EXCLUSIVE: A NSW restaurant chain is under investigation for paying staff as little as $9 cash an hour, less than half the national minimum wage.
Aged between 18 and 23, former workers from Tokyo Ramen's Macquarie Centre restaurant claim they were underpaid, were not given payslips, were not taxed and received no superannuation.
Macquarie's Tokyo Ramen is part of a franchise founded by Hasegawa & Ye International, which also founded the Tokyo Sushi franchise.
The office of the Fair Work Ombudsman has confirmed the business is under investigation. Hasegawa & Ye International is the franchisor for 14 Tokyo Sushi and four Tokyo Ramen restaurants across Sydney and the Central Coast.
“The Fair Work Ombudsman’s operational activities relating to this business are ongoing,” a spokeswoman said.
Former Tokyo Ramen Macquarie staff member Catherine* was promised $12 as a training wage but received only $9 cash an hour in her first payment.
She said she took the job because she was 'desparate'. "I did feel powerless. And just extremely frustrated."
"When I did get paid, the guy who [organised it] wasn't there so I felt like I couldn't really talk to anyone," she said.
If the owner gets in trouble he might start asking questions and then we might get in trouble
Former manager Tania Priskila said she was promoted to a managerial position and given responsibility for running the restaurant but was still paid just $14 cash an hour.
"I felt like me running the shop should have been a hell of a lot more expensive for them," Ms Priskila said.
"Everything that I did for them was definitely worth [more than] 14 bucks an hour," she said.
Ms Priskila remained at the restaurant for three years out of loyalty to the other staff.
"I liked working there because of the people that I worked there with . . . I didn't want to be the one to dob it in because, you know, it was more like a family at the time," Ms Priskila said.
Tokyo Sushi dissociated themselves from Tokyo Ramen. Lulu Xu, who oversees multiple Tokyo Sushi stores, claimed the two chains are completely separate despite the fact they share a website.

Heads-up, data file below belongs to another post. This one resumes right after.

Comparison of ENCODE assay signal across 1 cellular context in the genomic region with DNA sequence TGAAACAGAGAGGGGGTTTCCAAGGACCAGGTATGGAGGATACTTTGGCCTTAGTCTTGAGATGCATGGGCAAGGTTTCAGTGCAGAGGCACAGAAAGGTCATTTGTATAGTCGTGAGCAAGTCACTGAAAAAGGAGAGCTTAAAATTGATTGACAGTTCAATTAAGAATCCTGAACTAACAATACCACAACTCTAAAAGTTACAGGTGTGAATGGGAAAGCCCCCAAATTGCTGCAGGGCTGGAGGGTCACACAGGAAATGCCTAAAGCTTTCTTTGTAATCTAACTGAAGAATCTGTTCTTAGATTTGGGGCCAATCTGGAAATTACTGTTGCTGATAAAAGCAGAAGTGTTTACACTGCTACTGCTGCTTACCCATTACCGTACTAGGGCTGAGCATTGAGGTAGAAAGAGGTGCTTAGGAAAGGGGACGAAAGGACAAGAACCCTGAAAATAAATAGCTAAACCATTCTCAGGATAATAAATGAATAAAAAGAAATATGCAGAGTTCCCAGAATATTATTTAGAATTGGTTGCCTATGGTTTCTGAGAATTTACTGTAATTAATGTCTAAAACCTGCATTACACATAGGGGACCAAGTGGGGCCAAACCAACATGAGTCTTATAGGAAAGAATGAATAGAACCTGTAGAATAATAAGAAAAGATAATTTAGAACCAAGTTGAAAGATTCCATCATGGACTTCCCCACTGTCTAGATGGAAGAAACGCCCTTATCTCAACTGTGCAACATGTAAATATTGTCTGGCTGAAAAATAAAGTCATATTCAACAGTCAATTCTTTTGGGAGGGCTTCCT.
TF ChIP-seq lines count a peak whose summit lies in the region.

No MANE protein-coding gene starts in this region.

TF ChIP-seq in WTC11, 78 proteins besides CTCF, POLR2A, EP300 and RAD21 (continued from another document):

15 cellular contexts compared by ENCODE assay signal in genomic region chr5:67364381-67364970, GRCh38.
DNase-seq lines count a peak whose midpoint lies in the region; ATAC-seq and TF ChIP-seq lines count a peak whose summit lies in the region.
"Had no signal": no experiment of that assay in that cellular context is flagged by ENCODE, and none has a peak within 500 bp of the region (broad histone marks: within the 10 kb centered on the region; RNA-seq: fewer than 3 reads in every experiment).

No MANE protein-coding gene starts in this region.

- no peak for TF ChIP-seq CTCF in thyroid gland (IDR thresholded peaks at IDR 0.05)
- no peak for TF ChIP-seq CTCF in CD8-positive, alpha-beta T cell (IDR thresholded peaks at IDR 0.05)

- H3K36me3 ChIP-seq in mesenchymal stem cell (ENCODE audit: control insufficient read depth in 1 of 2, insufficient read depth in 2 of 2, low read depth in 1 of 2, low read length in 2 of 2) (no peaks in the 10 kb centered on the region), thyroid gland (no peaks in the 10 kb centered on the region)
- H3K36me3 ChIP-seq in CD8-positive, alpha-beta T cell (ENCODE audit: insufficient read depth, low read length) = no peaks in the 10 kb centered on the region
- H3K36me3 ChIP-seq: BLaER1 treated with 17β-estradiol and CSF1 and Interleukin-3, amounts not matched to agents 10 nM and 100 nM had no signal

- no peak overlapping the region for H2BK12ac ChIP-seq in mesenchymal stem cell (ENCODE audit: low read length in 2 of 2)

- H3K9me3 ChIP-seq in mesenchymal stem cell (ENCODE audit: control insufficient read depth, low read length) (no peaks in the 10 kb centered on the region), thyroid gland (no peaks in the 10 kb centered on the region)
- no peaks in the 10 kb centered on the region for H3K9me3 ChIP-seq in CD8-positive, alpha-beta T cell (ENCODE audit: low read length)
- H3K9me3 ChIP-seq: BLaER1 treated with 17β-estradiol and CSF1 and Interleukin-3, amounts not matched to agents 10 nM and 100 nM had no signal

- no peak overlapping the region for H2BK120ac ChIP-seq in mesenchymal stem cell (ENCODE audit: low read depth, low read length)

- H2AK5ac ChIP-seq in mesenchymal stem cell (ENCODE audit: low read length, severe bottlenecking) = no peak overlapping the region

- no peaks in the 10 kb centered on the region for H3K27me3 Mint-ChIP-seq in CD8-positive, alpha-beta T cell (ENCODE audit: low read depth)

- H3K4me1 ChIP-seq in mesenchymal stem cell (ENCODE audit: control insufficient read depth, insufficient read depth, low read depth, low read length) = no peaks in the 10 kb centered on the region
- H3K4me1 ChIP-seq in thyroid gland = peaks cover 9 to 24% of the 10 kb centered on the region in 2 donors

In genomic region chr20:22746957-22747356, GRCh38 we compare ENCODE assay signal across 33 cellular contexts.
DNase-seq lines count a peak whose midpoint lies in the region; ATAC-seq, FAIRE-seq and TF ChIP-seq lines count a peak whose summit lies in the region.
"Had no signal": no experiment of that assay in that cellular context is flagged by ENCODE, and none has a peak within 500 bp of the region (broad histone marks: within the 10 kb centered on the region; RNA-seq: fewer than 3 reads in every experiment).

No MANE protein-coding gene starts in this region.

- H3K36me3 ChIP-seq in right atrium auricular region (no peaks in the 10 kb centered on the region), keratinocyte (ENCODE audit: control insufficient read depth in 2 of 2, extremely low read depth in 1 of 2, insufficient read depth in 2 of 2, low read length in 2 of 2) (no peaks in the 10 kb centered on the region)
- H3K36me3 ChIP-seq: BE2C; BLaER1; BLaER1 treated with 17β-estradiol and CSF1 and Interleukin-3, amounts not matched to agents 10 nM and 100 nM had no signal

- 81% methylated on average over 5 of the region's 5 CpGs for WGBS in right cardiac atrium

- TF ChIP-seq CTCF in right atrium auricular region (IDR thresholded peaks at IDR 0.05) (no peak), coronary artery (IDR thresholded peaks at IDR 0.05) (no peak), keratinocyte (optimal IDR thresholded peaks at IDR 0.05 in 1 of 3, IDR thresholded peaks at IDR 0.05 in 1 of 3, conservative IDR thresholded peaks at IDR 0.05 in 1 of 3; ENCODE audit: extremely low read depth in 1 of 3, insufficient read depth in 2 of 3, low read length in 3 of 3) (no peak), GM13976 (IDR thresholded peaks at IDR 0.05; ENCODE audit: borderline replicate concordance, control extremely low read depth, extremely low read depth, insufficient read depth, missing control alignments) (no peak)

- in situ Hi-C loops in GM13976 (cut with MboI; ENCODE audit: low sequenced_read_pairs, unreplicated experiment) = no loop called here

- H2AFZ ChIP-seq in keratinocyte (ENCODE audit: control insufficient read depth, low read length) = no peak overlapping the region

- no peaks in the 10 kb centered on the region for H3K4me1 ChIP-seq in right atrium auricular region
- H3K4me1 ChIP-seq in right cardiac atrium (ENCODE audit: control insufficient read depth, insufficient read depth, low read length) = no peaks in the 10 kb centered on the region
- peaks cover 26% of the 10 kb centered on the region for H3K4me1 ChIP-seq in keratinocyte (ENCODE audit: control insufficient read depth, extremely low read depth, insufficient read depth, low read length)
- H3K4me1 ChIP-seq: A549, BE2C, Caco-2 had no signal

Ms Xu stated that Tokyo Sushi pays above the minimum wage, which is $18.29.
However, Tokyo Sushi Macquarie franchisee Jason Chuoi said: “To be honest we [start at] $13.”
“We trying to [change] . . . We trying to keep [it] like by law. It should be. I mean the minimum pay yeah like $18 something that . . . we trying to at least $15, $17, something like that,” he said.
Mr Chuoi pays his staff via cheque, with tax and with superannuation.
Tokyo Ramen Macquarie supervisor Bill Ragkousis refused to reveal how much he or other staff in the store were paid when approached by Central News.
"If the owner gets in trouble he might start asking questions and then we might get in trouble . . . I don’t want to risk it right now,” Mr Ragkousis said.
Fellow supervisor Kyota Miyauchi called the CentralNews investigation into the exploitation of the restaurant’s workers “an inconvenience".
Tokyo Ramen Director Kiyoshi Hasegawa denied workers were being paid under the minimum wage, claiming the company pays according to the NSW award.
This was disputed by hospitality union United Voice, which called the restaurant’s actions illegal wage theft.
“[We] will not stand for employers taking advantage of the vulnerability of workers,” a United Voice spokeswoman said.
A Fair Work Ombudsman investigation in recent years found systemic wage theft from 7-Eleven workers which led to the company paying compensation of more than $110 million.
While 7-Eleven's head office was not held responsible for the conduct of its franchisees, it volunteered to repay workers what they were owed in back pay.
In response to the scandal, the Federal Government's proposed Fair Work Amendment (Protecting Vulnerable Workers Bill) 2017, if passed, will increase maximum civil penalties and hold companies responsible where they knew or ought reasonably to have known of the contraventions of their franchisees.
Staff at Tokyo Ramen's Hornsby restaurant are also paid below minimum wage, with current employee Kentaro* paid $16.90 per hour.
"I'm still getting paid in cash but then they told me that they'll pay online. But I don't know when," he said.
Another Tokyo Ramen Macquarie former staff member Ed* was initially paid $12 an hour, which he knew was illegal.
"Yeah, of course, I know but then almost all Japanese restaurants [are] doing that same thing. Yeah, even Chinese or Korean [restaurants] do cash payments," Ed said.
"So I was like it's illegal but then, yeah, it's normal," he said.
Current employees at the Tokyo Ramen Macquarie restaurant were instructed not to speak with Central News by senior staff members.
*Name has been changed